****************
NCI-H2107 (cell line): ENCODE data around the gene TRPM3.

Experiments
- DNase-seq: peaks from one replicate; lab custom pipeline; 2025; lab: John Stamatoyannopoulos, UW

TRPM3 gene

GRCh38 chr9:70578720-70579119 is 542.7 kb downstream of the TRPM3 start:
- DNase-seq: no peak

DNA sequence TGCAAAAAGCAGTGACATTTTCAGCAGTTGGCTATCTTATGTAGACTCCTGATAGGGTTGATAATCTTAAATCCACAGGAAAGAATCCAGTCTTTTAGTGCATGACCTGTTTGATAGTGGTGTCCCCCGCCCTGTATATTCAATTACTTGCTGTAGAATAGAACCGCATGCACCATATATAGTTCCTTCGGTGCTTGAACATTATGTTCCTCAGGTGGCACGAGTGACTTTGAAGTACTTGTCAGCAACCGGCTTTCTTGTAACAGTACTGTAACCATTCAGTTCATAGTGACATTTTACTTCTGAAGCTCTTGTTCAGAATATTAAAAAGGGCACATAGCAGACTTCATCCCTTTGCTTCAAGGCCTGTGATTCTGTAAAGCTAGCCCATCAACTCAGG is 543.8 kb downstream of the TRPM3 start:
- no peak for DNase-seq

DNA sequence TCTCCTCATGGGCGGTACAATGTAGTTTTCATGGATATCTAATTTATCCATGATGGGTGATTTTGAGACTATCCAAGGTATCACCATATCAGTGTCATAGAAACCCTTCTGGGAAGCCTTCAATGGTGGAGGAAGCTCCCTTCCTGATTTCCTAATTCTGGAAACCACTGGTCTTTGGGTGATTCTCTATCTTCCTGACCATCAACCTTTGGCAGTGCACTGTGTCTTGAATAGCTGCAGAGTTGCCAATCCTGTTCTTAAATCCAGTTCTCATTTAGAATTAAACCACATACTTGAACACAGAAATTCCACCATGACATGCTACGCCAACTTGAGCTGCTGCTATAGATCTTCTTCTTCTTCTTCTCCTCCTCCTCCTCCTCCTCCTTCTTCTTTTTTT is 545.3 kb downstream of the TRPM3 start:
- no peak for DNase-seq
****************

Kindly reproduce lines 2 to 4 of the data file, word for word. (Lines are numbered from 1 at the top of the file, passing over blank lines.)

Experiments
- DNase-seq: peaks from one replicate; lab custom pipeline; 2025; lab: John Stamatoyannopoulos, UW

TRPM3 gene